Iran executes 100 CHILDREN each year as brutal ‘eye for an eye’ justice system sees scores of kids on death row
The barbaric laws, known as Qisas, leave prisoners – including children as young as nine – facing torture, unfair trials and public executions as punishment.
Human rights groups have again hit out at the country’s vile depravity which takes place behind closed doors and defies international laws after a report revealed shocking truths hidden behind the criminal justice system.
The annual report of Human Rights Activists of Iran revealed 85 youngsters are currently on death row – despite capital punishment being prohibited worldwide for under 18s.
They estimate up to 100 children are secretly put to death each year and believe authorities haven’t publicised more than 82 per cent of executions.
Under the Middle Eastern country’s Islamic law, boys over 15 and girls over the age of nine can be tried as an adult for capital crimes such as murder.
They can therefore be sentenced to death – in utter disregard for the public outrage or international condemnation they may face.
Under its Islamic Penal Code, a death sentence can be handed down for crimes such as kidnapping, adultery, drinking alcohol, political offences and murder.
Iran covertly flogged and executed two teenage cousins in April 2019 after an “unfair trial” – and didn’t even notify them they had been sentenced to death.
Mehdi Sohrabifar and Amin Sedaghat, both 17, were convicted of rape and spent two years in a juvenile centre in Shiraz before their deaths, according to Amnesty International.
The pair bore lash marks on their bodies – suggesting they had been brutally flogged – before they were both secretly hung.
Their families and lawyers were also not informed about their executions in advance, the human rights group said.
Philip Luther, Amnesty’s Middle East and North Africa Director, said of the killings: “It seems they cruelly kept these two boys in the dark about their death sentences for two years, flogged them in the final moments of their lives and then carried out their executions in secret.”
He dubbed the death penalty punishment a “flagrant assault on children’s rights” and hit out at Iranian authorities “disregard of international law”.
The country is the top executioner of children in the world, Amnesty added.
Luther continued: “We have identified a trend in which Iran’s authorities are carrying out executions of juvenile offenders in secret and without giving advance notice to the families, seemingly in a deliberate attempt to avoid global outrage.”
The untold stories of thousands of executions reveal a chilling trend in Iran’s sickening secret execution spree.
Iran’s authorities are carrying out executions of juvenile offenders in secret and without giving advance notice to the families, seemingly in a deliberate attempt to avoid global outrage.
From the beginning of this year to October 9, the human rights group said 299 citizens are known to have been killed.
In most cases, prisoners who are handed the death penalty are hanged, while crowds are encouraged to watch and some executions are televised – with several people sometimes killed at one time.
One woman on her way to the gallows, Zahra Ismaili, suffered a heart attack after seeing 16 men hang in front of her – but her lifeless body was strung up anyway.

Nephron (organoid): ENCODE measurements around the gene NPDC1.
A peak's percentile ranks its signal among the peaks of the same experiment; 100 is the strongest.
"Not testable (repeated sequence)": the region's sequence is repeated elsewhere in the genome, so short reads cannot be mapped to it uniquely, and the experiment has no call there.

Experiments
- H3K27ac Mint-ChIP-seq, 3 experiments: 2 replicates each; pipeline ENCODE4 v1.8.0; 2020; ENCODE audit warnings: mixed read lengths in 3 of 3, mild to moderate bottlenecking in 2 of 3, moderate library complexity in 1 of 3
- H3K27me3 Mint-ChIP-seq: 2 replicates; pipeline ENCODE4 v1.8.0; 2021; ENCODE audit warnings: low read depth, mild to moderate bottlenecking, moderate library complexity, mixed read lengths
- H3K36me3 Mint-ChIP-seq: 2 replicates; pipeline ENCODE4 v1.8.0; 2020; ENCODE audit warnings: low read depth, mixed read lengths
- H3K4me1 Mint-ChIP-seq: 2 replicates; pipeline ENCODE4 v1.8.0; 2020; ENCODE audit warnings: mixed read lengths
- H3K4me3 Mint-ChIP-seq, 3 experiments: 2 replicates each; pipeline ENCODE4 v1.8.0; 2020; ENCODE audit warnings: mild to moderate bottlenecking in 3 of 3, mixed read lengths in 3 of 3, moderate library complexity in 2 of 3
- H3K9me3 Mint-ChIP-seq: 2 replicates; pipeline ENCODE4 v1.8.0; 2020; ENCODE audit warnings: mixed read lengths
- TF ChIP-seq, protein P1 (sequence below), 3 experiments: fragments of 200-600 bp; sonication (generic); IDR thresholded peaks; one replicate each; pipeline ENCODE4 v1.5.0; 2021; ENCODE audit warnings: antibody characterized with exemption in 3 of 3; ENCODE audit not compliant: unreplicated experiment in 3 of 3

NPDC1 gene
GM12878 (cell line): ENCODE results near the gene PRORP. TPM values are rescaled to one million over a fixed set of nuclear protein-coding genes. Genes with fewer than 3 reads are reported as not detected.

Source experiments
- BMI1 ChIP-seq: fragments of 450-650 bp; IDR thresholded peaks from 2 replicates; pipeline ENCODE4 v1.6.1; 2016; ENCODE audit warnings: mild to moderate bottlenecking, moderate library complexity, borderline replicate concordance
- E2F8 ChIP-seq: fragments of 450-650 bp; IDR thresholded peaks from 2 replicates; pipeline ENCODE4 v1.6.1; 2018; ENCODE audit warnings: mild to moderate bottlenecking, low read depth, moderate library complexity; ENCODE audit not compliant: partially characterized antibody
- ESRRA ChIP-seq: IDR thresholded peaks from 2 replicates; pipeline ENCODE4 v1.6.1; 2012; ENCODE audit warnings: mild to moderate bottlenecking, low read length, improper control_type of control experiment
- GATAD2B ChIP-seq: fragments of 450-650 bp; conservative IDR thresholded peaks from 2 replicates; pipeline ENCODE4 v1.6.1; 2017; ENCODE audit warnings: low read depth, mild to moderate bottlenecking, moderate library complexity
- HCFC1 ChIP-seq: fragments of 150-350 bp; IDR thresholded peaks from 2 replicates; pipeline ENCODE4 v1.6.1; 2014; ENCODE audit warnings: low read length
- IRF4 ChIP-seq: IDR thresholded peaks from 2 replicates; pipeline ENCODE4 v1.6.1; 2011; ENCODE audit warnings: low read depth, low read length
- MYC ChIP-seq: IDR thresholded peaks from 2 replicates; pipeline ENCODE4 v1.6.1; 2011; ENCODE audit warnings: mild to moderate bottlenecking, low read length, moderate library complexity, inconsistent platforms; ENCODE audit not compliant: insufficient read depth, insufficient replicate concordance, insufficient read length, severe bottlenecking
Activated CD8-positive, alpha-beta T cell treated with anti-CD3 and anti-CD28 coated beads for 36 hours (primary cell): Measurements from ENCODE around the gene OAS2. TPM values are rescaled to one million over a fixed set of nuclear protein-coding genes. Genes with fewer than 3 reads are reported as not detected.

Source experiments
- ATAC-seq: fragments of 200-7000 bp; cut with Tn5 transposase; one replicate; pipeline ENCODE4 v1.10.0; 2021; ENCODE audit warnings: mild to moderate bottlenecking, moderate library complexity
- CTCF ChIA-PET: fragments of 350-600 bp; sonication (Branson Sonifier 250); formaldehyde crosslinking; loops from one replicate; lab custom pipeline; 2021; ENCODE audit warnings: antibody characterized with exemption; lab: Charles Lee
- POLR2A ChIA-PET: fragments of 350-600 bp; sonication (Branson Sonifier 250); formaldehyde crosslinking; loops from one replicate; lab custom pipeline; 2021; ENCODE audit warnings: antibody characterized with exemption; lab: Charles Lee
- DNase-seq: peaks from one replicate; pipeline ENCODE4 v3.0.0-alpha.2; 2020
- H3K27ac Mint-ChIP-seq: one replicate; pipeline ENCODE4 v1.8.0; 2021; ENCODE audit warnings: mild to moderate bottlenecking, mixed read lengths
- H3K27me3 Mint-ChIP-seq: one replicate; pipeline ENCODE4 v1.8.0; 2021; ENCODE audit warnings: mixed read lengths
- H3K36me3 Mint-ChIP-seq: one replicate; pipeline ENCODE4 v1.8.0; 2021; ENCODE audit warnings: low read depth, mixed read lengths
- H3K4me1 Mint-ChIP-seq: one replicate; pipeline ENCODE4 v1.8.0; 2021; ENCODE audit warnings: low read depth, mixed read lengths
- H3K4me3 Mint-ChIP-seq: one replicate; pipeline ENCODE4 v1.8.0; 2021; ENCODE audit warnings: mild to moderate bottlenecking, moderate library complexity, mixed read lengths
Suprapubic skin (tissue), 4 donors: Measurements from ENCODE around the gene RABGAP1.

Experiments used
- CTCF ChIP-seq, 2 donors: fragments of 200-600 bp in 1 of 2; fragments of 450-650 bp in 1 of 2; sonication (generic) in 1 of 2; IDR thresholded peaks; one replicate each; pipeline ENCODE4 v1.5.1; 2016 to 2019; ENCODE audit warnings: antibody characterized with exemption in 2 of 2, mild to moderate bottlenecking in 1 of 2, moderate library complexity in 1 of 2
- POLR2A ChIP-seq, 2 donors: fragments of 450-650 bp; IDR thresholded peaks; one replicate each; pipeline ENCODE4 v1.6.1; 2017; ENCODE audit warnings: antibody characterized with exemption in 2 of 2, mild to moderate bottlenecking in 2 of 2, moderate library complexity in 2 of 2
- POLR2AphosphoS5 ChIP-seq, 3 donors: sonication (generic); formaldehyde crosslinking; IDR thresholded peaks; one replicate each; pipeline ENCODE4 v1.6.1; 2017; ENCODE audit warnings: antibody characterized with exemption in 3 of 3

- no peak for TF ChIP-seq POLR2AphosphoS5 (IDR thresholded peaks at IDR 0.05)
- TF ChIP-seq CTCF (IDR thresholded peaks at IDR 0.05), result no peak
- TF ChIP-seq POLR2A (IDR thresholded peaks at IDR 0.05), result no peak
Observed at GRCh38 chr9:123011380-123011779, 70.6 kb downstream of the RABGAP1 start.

Although many cases have been condemned on a global scale, Iran carelessly pushes ahead with its brutal death penalty regime.
Kazem Gharibabadi, secretary of Iran’s High Council for Human Rights and former UN representative at the UN, recently defended the punishments and insisted executing minors was not illegal or did not violate any of Iran’s international commitments.
But one 15-year-old spent nearly a decade on death row before he was secretly executed in August this year.
Sajad Sanjari was convicted of fatally stabbing a man he said had tried to rape him and was hung nearly ten years later for the alleged crime, despite being arrested when he was a minor.
His devastated family were only informed of his execution afterward when told to collect his body.
COERCED CONFESSIONS AND TORTURE
And in November this year, Arman Abdolali was executed after spending eight years behind bars for murder where he was subjected to a “grossly unfair trial marred by torture-tainted ‘confessions”.
He was arrested when he was aged just 17 after his girlfriend disappeared and was held in solitary confinement for 76 days and repeatedly beaten before his alleged confession.
Despite appeals from UN human rights experts and Amnesty alike, authorities plowed ahead with the killing – despite the alleged victim’s body never being found.
Iran’s abhorrent judicial system is chillingly designed to inflict as much pain as possible in retaliation for crimes.
This includes prisoners having their eyes gouged out, hands chopped off and other amputations.
Torture is also believed to rife in Iran’s prisons, with electric shocks, floggings, water boarding and sexual violence used on prisoners, according to human rights groups.
Shocking executions and barbaric punishments continue to be carried out under hardline cleric Ebrahim Raisi who – despite activists claiming he has a bloody history steeped in murder – won a landslide victory to become president earlier this year.
In the past, Raisi – known by some as The Butcher – has allegedly ordered the torture of pregnant women, had prisoners thrown off cliffs, and had people flogged with electric cords.
He earned his sick nickname over his alleged involvement in the mass execution of political prisoners in the 1980s.